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Friday, April 24, 2015

A Violin for Elva, written by Mary Lyn Ray and illustrated by Tricia Tusa. Houghton Mifflin Harcourt, Thomas Allen & Son. 2015. $21.99 ages 6 and up

"When she could have
been learning subtraction,
or should have been going
to sleep, she was playing
music only she could hear.
Summer, autumn, winter,
spring, Elva played. And
Elva grew. She outgrew her
sleeves, outgrew her shoes."

Elva is a dreamy young girl, wearing overalls and soaking her feet in a nearby stream when we first meet her. She seems delighted with the world. As she picks up her boots for the walk home, she stops in her tracks when she hears music. She watches through a hedge; but. she doesn't tell her parents. All she says to them is:

"I want a violin."

She is polite, she is self-assured. Her parents refuse. Elva has a solution ... she pretends. As she walks home from school, she uses a tennis racket and a tree branch for her performances. At home, she uses her toothbrush to prepare for her future success. Music consumes her. Throughout the seasons, throughout the years, Elva uses her imagination to make the music she loves.

Although she is very busy with her job, Elva never forgets how much she once wanted to play.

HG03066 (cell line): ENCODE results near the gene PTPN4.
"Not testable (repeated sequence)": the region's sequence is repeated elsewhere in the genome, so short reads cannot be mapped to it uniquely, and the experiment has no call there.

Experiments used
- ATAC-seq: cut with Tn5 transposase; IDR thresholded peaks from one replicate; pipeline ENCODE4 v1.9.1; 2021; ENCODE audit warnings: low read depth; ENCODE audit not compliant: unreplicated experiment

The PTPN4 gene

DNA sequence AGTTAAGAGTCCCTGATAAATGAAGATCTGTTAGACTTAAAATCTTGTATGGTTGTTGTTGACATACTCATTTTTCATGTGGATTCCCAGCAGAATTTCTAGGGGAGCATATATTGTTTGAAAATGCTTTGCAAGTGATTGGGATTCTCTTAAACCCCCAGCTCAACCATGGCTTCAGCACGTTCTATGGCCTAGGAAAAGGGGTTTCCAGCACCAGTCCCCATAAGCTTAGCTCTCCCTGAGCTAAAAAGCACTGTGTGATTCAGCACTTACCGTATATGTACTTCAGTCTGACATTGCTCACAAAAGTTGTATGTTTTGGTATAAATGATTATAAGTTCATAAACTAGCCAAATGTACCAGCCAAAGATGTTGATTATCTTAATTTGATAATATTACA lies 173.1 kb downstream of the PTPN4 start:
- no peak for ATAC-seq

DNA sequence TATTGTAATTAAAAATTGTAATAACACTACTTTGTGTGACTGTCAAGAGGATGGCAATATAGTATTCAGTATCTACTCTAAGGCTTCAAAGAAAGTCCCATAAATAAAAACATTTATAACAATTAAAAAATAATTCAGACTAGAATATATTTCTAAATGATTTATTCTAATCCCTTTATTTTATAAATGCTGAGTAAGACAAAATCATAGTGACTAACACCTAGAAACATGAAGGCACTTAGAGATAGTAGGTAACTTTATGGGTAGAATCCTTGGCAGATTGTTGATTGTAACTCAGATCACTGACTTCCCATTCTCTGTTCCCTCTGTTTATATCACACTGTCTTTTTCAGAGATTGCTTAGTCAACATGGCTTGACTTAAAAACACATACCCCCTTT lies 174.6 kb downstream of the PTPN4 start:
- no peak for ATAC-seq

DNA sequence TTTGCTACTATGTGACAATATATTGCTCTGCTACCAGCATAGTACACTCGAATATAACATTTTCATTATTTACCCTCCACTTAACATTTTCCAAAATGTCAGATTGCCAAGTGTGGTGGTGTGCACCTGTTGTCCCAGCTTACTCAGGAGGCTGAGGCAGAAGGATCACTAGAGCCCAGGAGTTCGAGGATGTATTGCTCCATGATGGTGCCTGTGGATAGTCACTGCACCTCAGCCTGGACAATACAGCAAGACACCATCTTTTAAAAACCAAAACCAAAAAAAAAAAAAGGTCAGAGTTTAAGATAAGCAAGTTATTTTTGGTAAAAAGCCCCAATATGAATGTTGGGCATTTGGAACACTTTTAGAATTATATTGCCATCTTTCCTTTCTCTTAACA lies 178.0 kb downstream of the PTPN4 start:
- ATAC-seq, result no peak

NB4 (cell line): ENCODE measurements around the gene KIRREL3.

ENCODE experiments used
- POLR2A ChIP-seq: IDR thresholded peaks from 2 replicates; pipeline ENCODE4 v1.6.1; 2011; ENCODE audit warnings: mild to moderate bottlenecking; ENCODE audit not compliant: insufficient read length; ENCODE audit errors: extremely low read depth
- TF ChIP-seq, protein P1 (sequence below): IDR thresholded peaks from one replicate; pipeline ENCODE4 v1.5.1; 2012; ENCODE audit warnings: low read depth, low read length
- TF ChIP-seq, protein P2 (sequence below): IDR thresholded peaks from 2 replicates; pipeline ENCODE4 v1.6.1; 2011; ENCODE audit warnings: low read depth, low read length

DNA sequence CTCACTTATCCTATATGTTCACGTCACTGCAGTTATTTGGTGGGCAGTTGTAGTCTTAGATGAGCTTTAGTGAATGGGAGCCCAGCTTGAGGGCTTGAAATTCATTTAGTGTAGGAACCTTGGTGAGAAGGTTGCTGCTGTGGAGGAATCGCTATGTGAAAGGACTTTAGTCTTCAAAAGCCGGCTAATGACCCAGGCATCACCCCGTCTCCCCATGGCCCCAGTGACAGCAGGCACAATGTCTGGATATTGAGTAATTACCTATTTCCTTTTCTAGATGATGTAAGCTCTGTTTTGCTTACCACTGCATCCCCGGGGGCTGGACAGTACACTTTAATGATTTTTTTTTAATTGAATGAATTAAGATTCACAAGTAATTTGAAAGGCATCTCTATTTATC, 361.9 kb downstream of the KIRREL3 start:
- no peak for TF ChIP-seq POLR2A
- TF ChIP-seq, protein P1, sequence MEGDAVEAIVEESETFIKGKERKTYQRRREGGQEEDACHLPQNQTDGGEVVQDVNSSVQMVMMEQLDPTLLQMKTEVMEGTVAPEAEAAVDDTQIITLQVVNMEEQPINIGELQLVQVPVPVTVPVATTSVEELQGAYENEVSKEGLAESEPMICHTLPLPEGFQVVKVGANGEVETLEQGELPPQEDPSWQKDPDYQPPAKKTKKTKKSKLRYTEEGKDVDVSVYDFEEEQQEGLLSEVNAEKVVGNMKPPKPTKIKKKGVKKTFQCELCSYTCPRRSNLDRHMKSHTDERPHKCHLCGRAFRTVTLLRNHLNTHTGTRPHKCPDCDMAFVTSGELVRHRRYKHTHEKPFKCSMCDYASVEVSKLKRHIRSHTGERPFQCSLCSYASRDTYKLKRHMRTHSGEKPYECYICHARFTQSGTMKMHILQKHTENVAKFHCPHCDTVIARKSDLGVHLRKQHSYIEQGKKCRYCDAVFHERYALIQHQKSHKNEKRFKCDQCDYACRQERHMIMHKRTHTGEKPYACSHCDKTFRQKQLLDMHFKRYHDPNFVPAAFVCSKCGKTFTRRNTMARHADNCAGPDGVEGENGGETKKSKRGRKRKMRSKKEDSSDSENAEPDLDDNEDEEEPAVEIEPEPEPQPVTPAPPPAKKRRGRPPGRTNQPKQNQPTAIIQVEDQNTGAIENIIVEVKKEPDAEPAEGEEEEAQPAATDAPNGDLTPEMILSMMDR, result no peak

"I'm much too busy," Elva said, though she began to borrow records from the library downtown. At home, she listened to them. And then she felt she had picked up her violin again."

When she returns the records, the music stops. Nothing but silence. She does her best to fill the silence. And, she works. Years pass, Elva flourishes at her work and life. Suddenly she is too old to play the violin - or is she? Buying a much-loved instrument is the least of her worries. Learning to play on her own is a most difficult undertaking. There is so much to learn. Despite her ineptitude she perseveres.

Then, one day ... a solution presents itself in a newspaper ad.

Tricia Tusa's watercolor and ink artwork allows readers to dream along with Elva as she grows from young, impressionable girl to responsible working woman, and finally to an aging music lover with recurring dreams of making the music she loves. The pages are full of life and action; music permeates its pages. When Elva finally realizes her lifelong dream, we cannot help but smile seeing her stand with all of Madame Josephina's beginning students, proudly showing their skills in recital.

Brava, Elva!

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